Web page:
1. Her improvement continues which is gratifying.

      I have a select company of readers though they are widespread, I agree, If a post gets 90 to 100 views, that is about average though occasionally one gets more and occasionally one gets less so I am not getting too puffed up about international celebrity.

  2. It was nice to see daffodils, hellebores, snowdrops, and the gorse. Gorse reminds me of bird’s foot trefoil.
    I’m glad Sandy’s foot is well enough for a three mile walk and happy that Mrs. T. is up and around.
    My favorite photo is of the hazel flower and catkin. That’s a tough shot to get.

  3. I enjoyed the photos from your day. The sky there looks much like ours id here today, a raw, damp day with little sun. I agree the hazlenut flower and catkin is a hard shot to get, and is very beautiful.

    Good to hear Mrs. T is feeling better and could come downstairs. A sure sign you have been taking very good care of her, as well as checking the quality of the chocolates and treats.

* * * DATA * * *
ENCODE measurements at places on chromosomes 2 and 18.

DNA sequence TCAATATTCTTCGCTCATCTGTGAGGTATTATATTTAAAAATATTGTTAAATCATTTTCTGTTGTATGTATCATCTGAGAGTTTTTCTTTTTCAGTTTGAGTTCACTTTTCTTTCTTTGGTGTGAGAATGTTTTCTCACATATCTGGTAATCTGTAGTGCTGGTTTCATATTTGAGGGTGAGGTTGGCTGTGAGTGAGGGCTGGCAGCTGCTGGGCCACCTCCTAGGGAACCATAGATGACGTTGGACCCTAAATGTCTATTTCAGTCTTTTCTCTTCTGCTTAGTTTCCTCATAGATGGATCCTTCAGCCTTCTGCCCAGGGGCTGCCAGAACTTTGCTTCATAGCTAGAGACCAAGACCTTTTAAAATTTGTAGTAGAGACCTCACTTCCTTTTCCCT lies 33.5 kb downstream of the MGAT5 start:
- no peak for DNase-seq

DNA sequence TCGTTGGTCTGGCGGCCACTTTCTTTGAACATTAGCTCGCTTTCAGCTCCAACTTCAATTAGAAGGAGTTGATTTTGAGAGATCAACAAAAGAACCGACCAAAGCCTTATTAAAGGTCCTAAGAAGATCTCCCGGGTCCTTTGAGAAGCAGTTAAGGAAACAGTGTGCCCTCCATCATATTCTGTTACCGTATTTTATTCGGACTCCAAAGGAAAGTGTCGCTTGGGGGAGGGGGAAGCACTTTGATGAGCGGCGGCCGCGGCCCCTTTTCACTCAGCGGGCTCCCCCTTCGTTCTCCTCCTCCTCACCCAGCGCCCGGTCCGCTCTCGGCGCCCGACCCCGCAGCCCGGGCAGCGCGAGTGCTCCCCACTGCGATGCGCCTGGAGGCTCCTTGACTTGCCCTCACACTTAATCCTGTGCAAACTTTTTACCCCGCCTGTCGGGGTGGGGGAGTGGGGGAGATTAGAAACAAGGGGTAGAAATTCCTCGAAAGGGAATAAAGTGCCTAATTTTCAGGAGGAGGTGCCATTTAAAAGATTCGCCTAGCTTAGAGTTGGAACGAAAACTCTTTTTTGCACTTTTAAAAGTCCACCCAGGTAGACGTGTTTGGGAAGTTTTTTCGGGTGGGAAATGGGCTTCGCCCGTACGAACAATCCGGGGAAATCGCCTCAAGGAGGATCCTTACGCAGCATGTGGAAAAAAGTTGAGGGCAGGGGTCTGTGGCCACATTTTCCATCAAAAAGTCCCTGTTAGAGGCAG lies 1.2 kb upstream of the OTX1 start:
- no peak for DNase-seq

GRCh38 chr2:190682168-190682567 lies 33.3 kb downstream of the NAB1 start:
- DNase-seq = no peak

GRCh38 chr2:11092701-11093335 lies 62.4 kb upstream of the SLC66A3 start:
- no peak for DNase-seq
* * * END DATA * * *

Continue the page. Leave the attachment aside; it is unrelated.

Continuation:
4. “The turbines had been motionless when I had cycled by the other side of the site as I went over Callister, but rather spookily, they all began moving extremely gently at the same time as I went by this time.” Perhaps you were cycling faster than you thought! I simply love photographs of ruined buildings.

  5. Great to see those pictures of the Fairy Loup, hope you find your bike computer today. Glad also ro read about Mrs Tootlepedal’s improvement.

  6. Hi tootlepedal, Read your post much earlier on, and enjoyed. I am desperately disastrous at putting things down and forgetting where. But then again I suppose it has to happen to me, because as her indoors continually points out I can never find anything in a drawer, whereas she can pick it out in a second. It’s good to hear Mrs tootlepedal is able to get up and about, wish her our best. That strange construction seems to be for the purpose of carrying a pipe over the stream. I reckon the draft of you passing by on your bike started that wind farm turning lol. Last night I was reading a cycle touring book describing ten different cycle tours around the UK. One started from Edinburgh and the first leg of the tour was 76 miles to Langholm, giving the extra information that it was also known as Muckle Town, in reference to the industry of textile manufacture there, is that right? I hope I’ve got that right now. Cheers.

    1. What is in the pipe? That is the question. And where is it going?